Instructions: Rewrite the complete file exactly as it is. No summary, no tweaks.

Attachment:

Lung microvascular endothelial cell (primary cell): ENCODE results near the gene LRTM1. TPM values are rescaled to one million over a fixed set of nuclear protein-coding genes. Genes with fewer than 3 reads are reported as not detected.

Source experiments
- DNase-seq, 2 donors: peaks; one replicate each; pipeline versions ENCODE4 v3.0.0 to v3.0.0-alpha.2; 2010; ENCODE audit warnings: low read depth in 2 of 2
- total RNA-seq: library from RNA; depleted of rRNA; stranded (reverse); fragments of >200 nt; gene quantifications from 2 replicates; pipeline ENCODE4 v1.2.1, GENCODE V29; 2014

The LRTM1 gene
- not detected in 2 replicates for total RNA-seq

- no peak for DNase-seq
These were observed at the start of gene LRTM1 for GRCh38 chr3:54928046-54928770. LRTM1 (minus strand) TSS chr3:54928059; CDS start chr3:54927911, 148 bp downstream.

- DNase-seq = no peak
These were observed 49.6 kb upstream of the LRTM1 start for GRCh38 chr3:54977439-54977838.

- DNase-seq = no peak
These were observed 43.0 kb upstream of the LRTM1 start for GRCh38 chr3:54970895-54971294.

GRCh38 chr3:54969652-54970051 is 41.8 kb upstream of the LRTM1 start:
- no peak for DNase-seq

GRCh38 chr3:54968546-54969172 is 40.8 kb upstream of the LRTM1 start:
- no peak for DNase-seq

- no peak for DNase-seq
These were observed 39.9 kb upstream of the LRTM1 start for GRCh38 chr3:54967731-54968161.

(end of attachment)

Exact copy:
Lung microvascular endothelial cell (primary cell): ENCODE results near the gene LRTM1. TPM values are rescaled to one million over a fixed set of nuclear protein-coding genes. Genes with fewer than 3 reads are reported as not detected.

Source experiments
- DNase-seq, 2 donors: peaks; one replicate each; pipeline versions ENCODE4 v3.0.0 to v3.0.0-alpha.2; 2010; ENCODE audit warnings: low read depth in 2 of 2
- total RNA-seq: library from RNA; depleted of rRNA; stranded (reverse); fragments of >200 nt; gene quantifications from 2 replicates; pipeline ENCODE4 v1.2.1, GENCODE V29; 2014

The LRTM1 gene
- not detected in 2 replicates for total RNA-seq

- no peak for DNase-seq
These were observed at the start of gene LRTM1 for GRCh38 chr3:54928046-54928770. LRTM1 (minus strand) TSS chr3:54928059; CDS start chr3:54927911, 148 bp downstream.

- DNase-seq = no peak
These were observed 49.6 kb upstream of the LRTM1 start for GRCh38 chr3:54977439-54977838.

- DNase-seq = no peak
These were observed 43.0 kb upstream of the LRTM1 start for GRCh38 chr3:54970895-54971294.

GRCh38 chr3:54969652-54970051 is 41.8 kb upstream of the LRTM1 start:
- no peak for DNase-seq

GRCh38 chr3:54968546-54969172 is 40.8 kb upstream of the LRTM1 start:
- no peak for DNase-seq

- no peak for DNase-seq
These were observed 39.9 kb upstream of the LRTM1 start for GRCh38 chr3:54967731-54968161.